Dealing with real world attacks is likely to involve wading through a tangle of insults, environmental obstacles, and worries about the the threat to uninvolved innocents. One’s opponent’s most vulnerable targets will be partially, or fully shielded, or out of range. Opponents will move and roll with blows, reducing their effectiveness. It will be hard to find your footing, and the ground is likely to be slippery, uneven, sloped, or otherwise difficult. I doubt that the vast majority of black belt holders, even when the field is limited to the most legitimate and earnest of karate lineages, would be able to stop a fit, determined attacker with a single blow. Some lucky few may be able to land something like an elbow to the back of their opponents neck, or hit at just the right moment, at just the right angle, when one’s opponent is unprepared, and thereby settle things. It is more likely that you will find yourself scared as hell; you will notice a pronounced loss of fine motor control, your peripheral vision will deteriorate, and before things are over your limbs will feel like lead. It is also likely that you will find yourself on the ground fighting for your life, and that you will never have found an opportunity to throw your big finishing blow. It is extremely difficult to negotiate for an opportunity to fit a technique to a target when all hell is breaking loose. The effect a blow will have on an opponent is the result of many factors besides power. Karate instructors should give a great deal of consideration to how much emphasis they put on power in their classes.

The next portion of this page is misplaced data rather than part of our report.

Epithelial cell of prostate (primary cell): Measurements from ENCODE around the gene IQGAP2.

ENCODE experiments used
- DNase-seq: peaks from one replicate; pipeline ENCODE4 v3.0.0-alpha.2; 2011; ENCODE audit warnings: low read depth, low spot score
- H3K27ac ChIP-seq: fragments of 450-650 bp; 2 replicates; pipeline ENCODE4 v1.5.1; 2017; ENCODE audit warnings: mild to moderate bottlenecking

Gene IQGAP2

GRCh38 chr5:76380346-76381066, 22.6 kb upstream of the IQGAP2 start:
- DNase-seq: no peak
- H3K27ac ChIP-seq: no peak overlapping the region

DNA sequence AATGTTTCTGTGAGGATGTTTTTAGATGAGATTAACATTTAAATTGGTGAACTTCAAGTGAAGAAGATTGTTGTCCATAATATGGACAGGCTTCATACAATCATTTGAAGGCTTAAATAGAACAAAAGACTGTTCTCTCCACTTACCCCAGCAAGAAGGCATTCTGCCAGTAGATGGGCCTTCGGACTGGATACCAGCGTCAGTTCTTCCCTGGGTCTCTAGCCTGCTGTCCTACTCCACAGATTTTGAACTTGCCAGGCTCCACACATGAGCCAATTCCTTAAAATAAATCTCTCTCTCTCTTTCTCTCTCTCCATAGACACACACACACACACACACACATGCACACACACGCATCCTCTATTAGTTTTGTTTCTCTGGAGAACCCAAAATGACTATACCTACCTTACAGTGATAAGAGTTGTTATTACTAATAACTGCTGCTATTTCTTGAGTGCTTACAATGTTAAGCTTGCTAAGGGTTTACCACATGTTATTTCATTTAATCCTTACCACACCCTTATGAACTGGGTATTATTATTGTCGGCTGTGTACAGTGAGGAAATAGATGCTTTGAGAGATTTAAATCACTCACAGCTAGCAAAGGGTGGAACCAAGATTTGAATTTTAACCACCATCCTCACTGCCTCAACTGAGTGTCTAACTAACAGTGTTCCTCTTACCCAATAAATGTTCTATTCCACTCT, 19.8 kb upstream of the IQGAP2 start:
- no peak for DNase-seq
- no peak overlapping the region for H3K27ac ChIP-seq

I doubt there is an easy answer to this. If I am teaching a group of large, strong, athletic, and agile young adults I may emphasize powerful strikes and take downs. If I am teaching a group of bookish, non-athletic people I may emphasize something else, perhaps something like reality based, adrenal-stress drills. If I have a group of students who are in pretty good shape, but who have lighter frames, then I may be likely to spend a great deal of time focusing on shifting, combinations, and contingency drills. This requires a great deal of investment on the part of the instructor. It is hard, but it is important to keep in mind that the training the student receives could mean the difference between life and death for them in a real encounter.

Happy training.


One response to “Training and the One-Punch Kill

  1. Even with weapons you need power- a wimpy spear thrust or a sword cut will not penetrate and cut or skewer the target (yes, some Japanese yari spearheads allow some cutting action- depends what kind a koryu ryuha uses.).

    If only the nearest boxing gym was not Sweat St. Louis in Clayton, and also if it was not so expensive.